King William native researches animal behavior at Mountain Lake Biological Station through University of Richmond summer fellowship

August 5, 2015

Kayla Sherman, ’16, of King William, spent her summer conducting research on both the eastern red-spotted newt and the European gypsy moth working in the Mountain Lake Biological Station in Pembroke through the University of Richmond’s Summer Fellowship (URSF) program.

This summer, hundreds of UR students are completing summer fellowships through The Richmond Guarantee, a University promise to provide access to fellowship funding for one summer research or internship experience for all traditional undergraduate students.

Under the guidance of Kristine Grayson, an assistant professor of biology at UR, Sherman, a biology major and environmental studies minor, researched migration patterns and habitats of the newts and conducted experiments related to the growth of the moths.

Sherman, a self-described outdoor lover, plans to pursue a career working with animals.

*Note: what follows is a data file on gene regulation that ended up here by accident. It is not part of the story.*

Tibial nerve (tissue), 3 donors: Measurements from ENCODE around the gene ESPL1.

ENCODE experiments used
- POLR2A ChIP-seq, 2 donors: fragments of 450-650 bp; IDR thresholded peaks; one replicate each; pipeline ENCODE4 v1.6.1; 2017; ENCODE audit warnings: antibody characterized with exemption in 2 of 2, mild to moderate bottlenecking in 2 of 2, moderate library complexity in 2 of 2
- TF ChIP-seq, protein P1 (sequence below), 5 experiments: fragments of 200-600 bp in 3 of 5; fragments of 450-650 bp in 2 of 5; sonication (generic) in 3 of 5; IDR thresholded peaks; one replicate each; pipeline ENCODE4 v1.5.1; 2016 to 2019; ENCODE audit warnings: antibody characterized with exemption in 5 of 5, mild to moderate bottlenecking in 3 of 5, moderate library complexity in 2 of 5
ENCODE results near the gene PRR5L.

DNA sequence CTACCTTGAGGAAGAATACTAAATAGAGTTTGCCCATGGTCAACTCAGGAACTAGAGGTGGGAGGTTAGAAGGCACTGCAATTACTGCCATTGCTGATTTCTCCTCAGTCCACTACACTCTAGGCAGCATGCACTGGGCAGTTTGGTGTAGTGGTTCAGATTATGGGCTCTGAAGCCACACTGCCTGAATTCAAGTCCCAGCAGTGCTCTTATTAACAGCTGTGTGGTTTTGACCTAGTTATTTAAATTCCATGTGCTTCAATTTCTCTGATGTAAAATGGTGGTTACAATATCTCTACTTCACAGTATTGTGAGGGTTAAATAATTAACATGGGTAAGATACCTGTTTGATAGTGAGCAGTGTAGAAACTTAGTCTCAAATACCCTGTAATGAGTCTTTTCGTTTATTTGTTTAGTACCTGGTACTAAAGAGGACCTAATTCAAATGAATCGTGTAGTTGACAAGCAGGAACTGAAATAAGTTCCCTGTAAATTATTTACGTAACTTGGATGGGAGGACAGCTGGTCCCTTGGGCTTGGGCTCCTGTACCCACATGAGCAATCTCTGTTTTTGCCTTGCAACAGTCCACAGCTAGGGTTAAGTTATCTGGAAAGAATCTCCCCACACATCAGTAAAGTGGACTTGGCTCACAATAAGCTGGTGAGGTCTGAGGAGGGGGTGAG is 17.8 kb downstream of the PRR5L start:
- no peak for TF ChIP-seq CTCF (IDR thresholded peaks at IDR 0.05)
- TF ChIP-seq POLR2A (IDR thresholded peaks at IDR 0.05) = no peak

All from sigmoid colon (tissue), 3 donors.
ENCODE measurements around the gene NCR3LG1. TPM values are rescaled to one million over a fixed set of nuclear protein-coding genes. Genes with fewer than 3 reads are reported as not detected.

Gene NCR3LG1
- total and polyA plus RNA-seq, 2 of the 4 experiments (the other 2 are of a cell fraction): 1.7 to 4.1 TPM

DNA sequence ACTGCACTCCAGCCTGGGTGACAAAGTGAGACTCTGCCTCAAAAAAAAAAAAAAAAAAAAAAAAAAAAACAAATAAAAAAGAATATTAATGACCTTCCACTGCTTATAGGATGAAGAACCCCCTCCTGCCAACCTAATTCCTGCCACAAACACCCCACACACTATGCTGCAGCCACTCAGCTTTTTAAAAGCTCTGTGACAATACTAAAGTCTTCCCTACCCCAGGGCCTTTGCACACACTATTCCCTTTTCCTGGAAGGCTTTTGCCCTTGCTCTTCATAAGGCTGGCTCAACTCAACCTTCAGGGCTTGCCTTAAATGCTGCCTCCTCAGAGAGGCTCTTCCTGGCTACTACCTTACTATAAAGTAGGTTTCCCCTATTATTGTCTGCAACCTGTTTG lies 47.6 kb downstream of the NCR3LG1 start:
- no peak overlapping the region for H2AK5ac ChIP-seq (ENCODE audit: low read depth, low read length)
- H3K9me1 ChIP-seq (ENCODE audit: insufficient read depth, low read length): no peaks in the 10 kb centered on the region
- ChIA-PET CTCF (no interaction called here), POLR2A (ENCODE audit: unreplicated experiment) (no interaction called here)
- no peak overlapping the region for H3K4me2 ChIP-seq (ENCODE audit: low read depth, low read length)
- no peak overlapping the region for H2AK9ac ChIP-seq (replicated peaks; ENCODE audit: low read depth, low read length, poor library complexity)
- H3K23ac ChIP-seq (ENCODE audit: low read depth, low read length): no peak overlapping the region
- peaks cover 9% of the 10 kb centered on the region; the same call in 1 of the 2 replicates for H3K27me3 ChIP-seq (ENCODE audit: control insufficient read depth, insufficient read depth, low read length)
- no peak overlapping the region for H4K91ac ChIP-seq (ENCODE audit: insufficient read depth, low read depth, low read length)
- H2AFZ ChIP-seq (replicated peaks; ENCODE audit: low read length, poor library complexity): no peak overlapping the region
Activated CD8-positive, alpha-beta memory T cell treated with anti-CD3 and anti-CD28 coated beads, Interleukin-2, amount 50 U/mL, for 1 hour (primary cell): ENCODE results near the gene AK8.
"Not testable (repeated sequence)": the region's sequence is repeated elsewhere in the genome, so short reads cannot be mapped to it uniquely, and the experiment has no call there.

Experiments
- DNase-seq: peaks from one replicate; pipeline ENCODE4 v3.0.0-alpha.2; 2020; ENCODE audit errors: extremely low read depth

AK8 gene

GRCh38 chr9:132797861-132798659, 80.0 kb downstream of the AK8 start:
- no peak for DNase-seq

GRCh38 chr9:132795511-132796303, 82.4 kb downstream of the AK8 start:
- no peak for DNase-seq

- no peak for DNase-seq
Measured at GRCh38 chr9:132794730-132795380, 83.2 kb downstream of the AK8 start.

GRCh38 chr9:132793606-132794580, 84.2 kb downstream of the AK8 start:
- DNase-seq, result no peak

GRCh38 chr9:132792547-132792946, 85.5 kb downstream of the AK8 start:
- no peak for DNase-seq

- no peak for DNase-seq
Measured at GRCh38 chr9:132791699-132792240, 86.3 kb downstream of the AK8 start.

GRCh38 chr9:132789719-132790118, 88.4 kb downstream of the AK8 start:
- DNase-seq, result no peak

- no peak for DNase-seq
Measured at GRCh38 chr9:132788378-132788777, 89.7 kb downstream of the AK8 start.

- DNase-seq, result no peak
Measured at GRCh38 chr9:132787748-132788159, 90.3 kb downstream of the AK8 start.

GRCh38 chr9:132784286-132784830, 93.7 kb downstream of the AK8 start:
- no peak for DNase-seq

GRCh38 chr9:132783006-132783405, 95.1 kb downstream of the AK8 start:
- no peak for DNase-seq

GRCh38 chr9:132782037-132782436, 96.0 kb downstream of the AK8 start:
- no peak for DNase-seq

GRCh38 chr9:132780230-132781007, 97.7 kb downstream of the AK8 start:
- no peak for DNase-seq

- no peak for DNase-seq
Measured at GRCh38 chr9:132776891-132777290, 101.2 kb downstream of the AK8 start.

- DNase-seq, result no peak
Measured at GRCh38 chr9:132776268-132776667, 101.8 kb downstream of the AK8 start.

“This research fits great into my future plans because I get to work with animals and it is mostly field work and less lab work,” Sherman said. “I am interested in conservation and animal behavior, and this opportunity is a step in the right direction.”

Sherman says one of the best parts of this research experience was meeting other student researchers and professors. She describes this opportunity as educational and fun.

“I think the URSF program is amazing, and I am very grateful that UR provides us with so much opportunity to conduct research,” she said.

To learn more about The Richmond Guarantee and other UR students benefitting from this program, visit

 # # #